Please wait while content is loading.
5th appearance after a single tournament absence
The Golden Generation
Returning to a FIBA World Championship after an eight-year absence, the Greek National Team is no longer just "a good team". But now they are one of the favourites. The 2005 EuroBasket title from last September in Belgrade brings back Greek basketball to the top level in the world. Greece have an excellent mix of young and talented players together with experienced ones, headed by the legendary Panagiotis Yannakis on the bench. But the Greeks have to prove in Japan that last September's title wasn't a fluke - but that Greek basketball is here to stay.
In Japan, Greece will be looking to stay on top while finishing the job which went uncompleted at the 1998 World Championships. At the 1998 tournament in Athens, the National Team failed to capture a medal after losing against Yugoslavia in the semi-finals and then against the United States in the Bronze Medal Game.
Twenty years following Greece's first appearance at a World Championships - in Spain in 1986 - most of the players who a year later went on to capture the 1987 European title in Athens are far away from the sport. One exception is Panagiotis Yannakis. He was the captain of the 1987 team. And now he is still leading the group as a coach, getting respect such as he did during his playing years. All basketball analysts agreed last September that the European champion team was a "Yannakis creation". The "Dragon" (his nickname in Greece) managed to shut down all his players' egos for the best of the team. "All for one and one for all", as the Three used to say. That was the 12-man Greek team, without a super star but playing with heart and mind. They managed to win a thrilling semi-final against France, although they trailed by 8 points with 47 seconds to play. In the final, they managed to stop the great Dirk Nowitzki and his German team to easily win the gold medal.
So, which are the strongest parts of Greece's team? Besides the presence of Yannakis, almost all the players have talent in many different areas. For example, if the team needs a good defender, there is two-time Euroleague Best Defender Dimitris Diamantidis, a player who can easily manage a triple-double in scoring, rebounding and assists …or even blocked shots. If the team wants to run the fast break, there is the "new-born" star - at 29 years old - Theo Papaloukas, the hero of last summer's EuroBasket final and of the Euroleague Final Four for CSKA Moscow. Papaloukas is perhaps Europe's most mature playmaker and one of the best in the world. If the Greek team needs players for special assignments, there are plenty of them. Nikos Zisis, who stars with Benetton Treviso and earned the FIBA trophy for the Best Young Player last year, is the one to make big shots, to play defence and to dish out many assists. Under the basket, there is no longer the need of Jake Tsakalidis. The Memphis centre, who last played for the National Team at EuroBasket 2003, is no longer a first option for Yannakis after Lazaros Papadopoulos blossomed during the 2004 Olympics (top scorer and rebounder of the team) and has turned himself in one of Europe's top centres.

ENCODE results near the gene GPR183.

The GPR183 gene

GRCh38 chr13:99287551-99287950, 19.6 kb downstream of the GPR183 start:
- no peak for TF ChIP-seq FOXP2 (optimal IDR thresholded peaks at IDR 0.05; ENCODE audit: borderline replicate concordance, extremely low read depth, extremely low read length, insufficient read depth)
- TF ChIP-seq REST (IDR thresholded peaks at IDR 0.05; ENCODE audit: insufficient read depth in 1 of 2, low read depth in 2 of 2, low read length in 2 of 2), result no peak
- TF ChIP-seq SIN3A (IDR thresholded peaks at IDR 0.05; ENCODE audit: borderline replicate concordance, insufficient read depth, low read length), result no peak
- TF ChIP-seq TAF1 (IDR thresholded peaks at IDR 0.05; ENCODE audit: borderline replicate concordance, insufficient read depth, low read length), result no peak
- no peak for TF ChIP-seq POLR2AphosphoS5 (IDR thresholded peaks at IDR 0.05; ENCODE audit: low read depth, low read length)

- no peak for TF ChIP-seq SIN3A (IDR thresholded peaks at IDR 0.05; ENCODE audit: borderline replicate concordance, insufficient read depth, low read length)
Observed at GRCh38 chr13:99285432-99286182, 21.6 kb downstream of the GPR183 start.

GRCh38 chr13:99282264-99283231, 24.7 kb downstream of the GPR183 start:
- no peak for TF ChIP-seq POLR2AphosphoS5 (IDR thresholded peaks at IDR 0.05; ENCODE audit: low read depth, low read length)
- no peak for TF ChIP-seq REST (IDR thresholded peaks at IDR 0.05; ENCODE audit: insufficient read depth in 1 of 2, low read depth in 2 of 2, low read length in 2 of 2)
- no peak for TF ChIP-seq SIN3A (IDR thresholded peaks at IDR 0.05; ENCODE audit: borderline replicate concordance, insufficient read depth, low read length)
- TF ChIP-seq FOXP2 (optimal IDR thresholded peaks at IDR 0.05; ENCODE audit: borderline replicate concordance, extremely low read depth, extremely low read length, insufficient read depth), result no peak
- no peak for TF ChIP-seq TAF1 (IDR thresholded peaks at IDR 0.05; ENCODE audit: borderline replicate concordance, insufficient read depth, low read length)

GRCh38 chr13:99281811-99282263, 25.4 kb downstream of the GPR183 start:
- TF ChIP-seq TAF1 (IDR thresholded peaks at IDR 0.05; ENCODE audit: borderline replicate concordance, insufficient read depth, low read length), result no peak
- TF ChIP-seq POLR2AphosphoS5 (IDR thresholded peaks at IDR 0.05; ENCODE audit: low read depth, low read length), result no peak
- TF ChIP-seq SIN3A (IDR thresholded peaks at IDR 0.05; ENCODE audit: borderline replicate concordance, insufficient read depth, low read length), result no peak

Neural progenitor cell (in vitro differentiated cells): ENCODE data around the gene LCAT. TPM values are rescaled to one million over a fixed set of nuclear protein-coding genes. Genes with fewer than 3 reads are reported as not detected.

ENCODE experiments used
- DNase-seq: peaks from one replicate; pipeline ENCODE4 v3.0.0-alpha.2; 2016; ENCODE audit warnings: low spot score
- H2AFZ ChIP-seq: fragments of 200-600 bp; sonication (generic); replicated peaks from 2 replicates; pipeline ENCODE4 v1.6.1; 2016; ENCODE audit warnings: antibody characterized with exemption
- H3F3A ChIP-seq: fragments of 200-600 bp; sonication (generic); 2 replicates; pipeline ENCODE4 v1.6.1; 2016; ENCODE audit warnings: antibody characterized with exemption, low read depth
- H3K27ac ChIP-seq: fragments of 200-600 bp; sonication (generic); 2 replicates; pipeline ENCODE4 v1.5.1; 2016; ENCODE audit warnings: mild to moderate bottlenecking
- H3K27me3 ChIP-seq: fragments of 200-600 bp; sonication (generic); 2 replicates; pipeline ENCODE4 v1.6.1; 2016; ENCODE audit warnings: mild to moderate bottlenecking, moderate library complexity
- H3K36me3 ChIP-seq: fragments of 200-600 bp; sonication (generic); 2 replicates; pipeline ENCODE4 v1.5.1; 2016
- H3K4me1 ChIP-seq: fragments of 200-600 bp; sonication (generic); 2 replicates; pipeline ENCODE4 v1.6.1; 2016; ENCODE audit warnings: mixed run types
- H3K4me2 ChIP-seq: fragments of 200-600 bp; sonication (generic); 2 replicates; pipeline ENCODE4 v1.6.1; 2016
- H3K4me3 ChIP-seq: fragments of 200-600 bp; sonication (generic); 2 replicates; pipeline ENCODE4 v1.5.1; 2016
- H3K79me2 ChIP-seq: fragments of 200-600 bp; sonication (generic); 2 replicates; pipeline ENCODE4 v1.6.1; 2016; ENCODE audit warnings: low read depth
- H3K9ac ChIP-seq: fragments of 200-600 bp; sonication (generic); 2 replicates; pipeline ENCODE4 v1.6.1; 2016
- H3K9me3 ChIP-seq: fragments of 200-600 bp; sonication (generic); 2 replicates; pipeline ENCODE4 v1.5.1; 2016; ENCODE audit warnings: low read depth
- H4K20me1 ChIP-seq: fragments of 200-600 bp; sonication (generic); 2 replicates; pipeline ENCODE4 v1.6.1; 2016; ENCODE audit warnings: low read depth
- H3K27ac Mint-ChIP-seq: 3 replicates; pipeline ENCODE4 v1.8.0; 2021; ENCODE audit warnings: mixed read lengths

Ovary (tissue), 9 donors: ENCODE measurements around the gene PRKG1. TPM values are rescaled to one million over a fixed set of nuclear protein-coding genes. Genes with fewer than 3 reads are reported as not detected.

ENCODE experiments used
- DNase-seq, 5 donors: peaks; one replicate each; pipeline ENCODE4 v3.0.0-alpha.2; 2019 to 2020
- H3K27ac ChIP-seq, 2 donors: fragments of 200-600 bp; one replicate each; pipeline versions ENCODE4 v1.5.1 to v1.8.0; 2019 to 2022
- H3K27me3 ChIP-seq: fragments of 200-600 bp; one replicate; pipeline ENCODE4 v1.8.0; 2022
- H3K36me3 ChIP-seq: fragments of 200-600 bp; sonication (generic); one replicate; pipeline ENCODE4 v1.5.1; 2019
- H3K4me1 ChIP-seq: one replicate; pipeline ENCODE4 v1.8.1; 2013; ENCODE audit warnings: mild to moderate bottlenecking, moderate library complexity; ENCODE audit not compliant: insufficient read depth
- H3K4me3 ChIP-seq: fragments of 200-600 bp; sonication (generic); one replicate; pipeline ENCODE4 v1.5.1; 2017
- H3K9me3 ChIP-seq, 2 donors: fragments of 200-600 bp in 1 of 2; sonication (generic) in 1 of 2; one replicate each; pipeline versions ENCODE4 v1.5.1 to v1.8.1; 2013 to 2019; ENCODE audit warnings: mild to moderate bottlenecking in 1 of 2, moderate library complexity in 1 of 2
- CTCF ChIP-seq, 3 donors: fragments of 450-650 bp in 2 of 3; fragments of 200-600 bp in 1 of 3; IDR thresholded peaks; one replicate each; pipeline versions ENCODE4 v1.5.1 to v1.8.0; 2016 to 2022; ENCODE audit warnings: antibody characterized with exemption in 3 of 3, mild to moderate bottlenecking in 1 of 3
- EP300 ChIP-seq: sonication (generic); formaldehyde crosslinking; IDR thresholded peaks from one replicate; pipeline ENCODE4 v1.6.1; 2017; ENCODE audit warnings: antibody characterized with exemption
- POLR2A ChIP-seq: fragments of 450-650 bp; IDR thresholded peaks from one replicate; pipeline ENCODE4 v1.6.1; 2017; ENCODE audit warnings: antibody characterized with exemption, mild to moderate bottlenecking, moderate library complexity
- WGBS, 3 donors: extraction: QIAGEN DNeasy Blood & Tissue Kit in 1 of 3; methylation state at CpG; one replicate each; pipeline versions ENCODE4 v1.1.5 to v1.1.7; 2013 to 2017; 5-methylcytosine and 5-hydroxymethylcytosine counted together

In Japan, Papadopoulos will not be alone under the basket. Beside him will be the so-called "miracle of nature" that is Sofoklis Schortsianitis. "Baby Shaq" has lost more than 50 pounds, worked very hard since the beginning of the season with Olympiakos and finished third in the voting for the best rookie in the Euroleague despite coming off the bench. Sofoklis now seems ready to reign over the world. Perhaps the most powerful Greek centre in their history, Sofoklis is nearly unstoppable under the basket due to his strength. And he will undoubtedly be a man to watch in Japan.
But there are also many other players coming off the bench who can change a game. Antonis Fotsis has great leaping ability which enables him to rebound and block shots. Centre Kostas Tsartsaris can score from the middle and long ranges.
There is also team captain, Michalis Kakiouzis, from whom everybody is waiting to hear what Greece can accomplish in Japan. Last summer, he proved correct when two months before the EuroBasket he said Greece will win the Gold.
Added to that group will be the talented Panagiotis Vasilopoulos, the experienced Dimos Dikoudis at the power forward spot plus two other players who had explosive seasons. The first is Vassilis Spanoulis, who made huge improvements in his game going from Maroussi to Panathinaikos. Spanoulis was one of Panathinaikos' two top scorers in the Euroleague, proving to his coach, Zeljko Obradovic, that he is not just a youngster. The other in form player is Loukas Mavrokefalidis. Just 21 years old, Lukas is perhaps was the most improved player in all of Europe. After just 2.2 points and 1.6 rebounds last season, he exploded for 16.7 points and 8.7 rebounds this year with PAOK.
So, are Greece capable of bringing back a medal from Japan? For sure, the answer is yes. But the team will be taking one game at a time - just like last September in Serbia. First, the Greeks must get through the first round. And that's hard enough after being grouped with Lithuania, Australia, Turkey, Brazil and Qatar. All of the teams can win the group or finish a non-qualifying fifth place. Now Greece have to earn the respect that comes with being European champions.